Over the years when I was a TV News Correspondent, I covered dozens of demonstrations and protests, some of which turned violent as they have in Paris.
For instance in 1991, I got caught in a protest in Harare, Zimbabwe where students rallying against government corruption capitalized on the fact that their African city was host to multiple heads of state, including the Queen, at the Commonwealth Summit.
I headed out to get the university to get some interviews when my camera crew and I got caught up in the escalating demonstration.
Riot police fired shots into the air and began throwing cans of tear gas at the students.
One landed at my feet. The vile yellow fog temporarily blinded and threw me into a vicious coughing fit.
Disoriented, I got separated from my cameraman and pulled deeper into the uproar. It took me a terrifying half hour to find my way out and for the situation to return to some measure of calm.
Arriving back at the summit, I then had to rush to a news conference being held by British Prime Minister John Major. I was late and must have looked a fright because the PM did a double take and winked at me. I stupidly winked back – a reflex I assure you, and yes, that harmless interaction made for a few lines of gossip in a Canadian newspaper a few days later. “Canadian Lady Di Attracts Eye of British Prime Minister.” I kid you not.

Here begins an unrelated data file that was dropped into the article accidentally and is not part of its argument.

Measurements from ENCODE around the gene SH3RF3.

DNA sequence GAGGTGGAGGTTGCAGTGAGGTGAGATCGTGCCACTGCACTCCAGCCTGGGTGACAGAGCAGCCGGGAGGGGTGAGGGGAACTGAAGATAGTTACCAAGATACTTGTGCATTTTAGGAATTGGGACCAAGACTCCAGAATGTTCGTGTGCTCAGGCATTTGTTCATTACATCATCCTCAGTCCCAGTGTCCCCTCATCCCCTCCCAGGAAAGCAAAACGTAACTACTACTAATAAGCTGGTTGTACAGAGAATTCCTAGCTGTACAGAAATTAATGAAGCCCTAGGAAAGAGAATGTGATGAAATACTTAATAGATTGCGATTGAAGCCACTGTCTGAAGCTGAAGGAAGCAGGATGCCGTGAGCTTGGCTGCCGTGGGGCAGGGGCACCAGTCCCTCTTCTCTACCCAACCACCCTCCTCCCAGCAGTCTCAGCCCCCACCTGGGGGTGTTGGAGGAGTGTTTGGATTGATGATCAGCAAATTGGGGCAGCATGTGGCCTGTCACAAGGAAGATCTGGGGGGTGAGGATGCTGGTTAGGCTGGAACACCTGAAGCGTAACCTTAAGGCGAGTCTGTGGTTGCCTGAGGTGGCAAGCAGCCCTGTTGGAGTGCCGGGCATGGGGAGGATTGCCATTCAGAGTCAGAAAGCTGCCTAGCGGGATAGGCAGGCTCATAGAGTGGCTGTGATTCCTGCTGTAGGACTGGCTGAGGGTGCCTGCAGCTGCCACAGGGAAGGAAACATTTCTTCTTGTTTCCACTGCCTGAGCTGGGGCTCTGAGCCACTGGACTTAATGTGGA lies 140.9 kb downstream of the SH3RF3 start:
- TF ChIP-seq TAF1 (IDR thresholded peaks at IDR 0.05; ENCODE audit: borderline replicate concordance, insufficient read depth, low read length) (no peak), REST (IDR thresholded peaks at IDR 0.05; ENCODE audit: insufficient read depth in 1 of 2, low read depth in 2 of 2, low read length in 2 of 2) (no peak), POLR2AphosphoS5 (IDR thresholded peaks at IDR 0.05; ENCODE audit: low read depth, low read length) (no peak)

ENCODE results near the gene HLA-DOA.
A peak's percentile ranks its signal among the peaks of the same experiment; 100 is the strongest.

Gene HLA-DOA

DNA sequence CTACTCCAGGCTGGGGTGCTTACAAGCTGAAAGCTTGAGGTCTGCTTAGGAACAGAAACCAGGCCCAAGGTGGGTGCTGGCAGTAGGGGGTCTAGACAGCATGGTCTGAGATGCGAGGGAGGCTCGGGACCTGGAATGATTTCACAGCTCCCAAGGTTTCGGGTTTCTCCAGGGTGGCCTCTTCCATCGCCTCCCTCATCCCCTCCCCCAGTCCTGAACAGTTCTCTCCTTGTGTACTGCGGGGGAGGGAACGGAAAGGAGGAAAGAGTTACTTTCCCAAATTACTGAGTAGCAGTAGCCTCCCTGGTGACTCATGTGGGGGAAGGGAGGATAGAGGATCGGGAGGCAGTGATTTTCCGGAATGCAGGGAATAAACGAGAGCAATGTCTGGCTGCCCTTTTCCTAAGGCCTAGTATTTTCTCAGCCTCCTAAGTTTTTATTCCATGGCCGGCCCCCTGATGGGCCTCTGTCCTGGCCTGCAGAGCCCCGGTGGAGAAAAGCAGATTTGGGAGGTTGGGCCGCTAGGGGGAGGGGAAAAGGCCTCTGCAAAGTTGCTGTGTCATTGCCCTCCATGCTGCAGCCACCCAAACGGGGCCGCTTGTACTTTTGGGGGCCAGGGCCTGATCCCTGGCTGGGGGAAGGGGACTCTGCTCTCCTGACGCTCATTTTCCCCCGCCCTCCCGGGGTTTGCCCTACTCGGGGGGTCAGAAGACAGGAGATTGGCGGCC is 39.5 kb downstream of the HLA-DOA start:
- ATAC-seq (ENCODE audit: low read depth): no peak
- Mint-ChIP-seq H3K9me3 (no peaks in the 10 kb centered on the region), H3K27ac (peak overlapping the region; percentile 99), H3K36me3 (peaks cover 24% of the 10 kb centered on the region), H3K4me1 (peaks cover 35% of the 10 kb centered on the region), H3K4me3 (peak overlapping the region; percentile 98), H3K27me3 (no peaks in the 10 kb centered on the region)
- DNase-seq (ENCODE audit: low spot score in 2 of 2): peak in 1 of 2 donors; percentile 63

(This pic below was taken at the summit. Notice not too many other female reporters at that time!)
BUT to return to make my point – that isolated protest was just the beginning of growing social unrest in Zimbabwe. Sadly, Zimbabwe was run by a dictator who ruled with an iron fist. He clamped down hard on the rights of its citizens, wreaking havoc and causing political instability in that country for years to come. Protests have led to the same outcome in tightly controlled countries like Iran, Egypt, Syria, Yemen, Libya and China.
Thankfully France is a democracy. And while the French President struggles to neutralize the conflict, at least he is listening and trying to find a peaceful resolution, but likely at the expense of the agenda he was elected to deliver – accelerated growth and economic reform.
Protests are an instrument of the right to freedom of expression in a democracy. But the violence — hurling stones, burning cars, smashing and looting stores, and defacing cherished monuments, not only weakens its legitimacy but hurts the very citizens the protesters are fighting for. It is heartbreaking to see in such a beautiful city.
The protests seem to be waning. Let’s hope calm returns to Paris and France soon.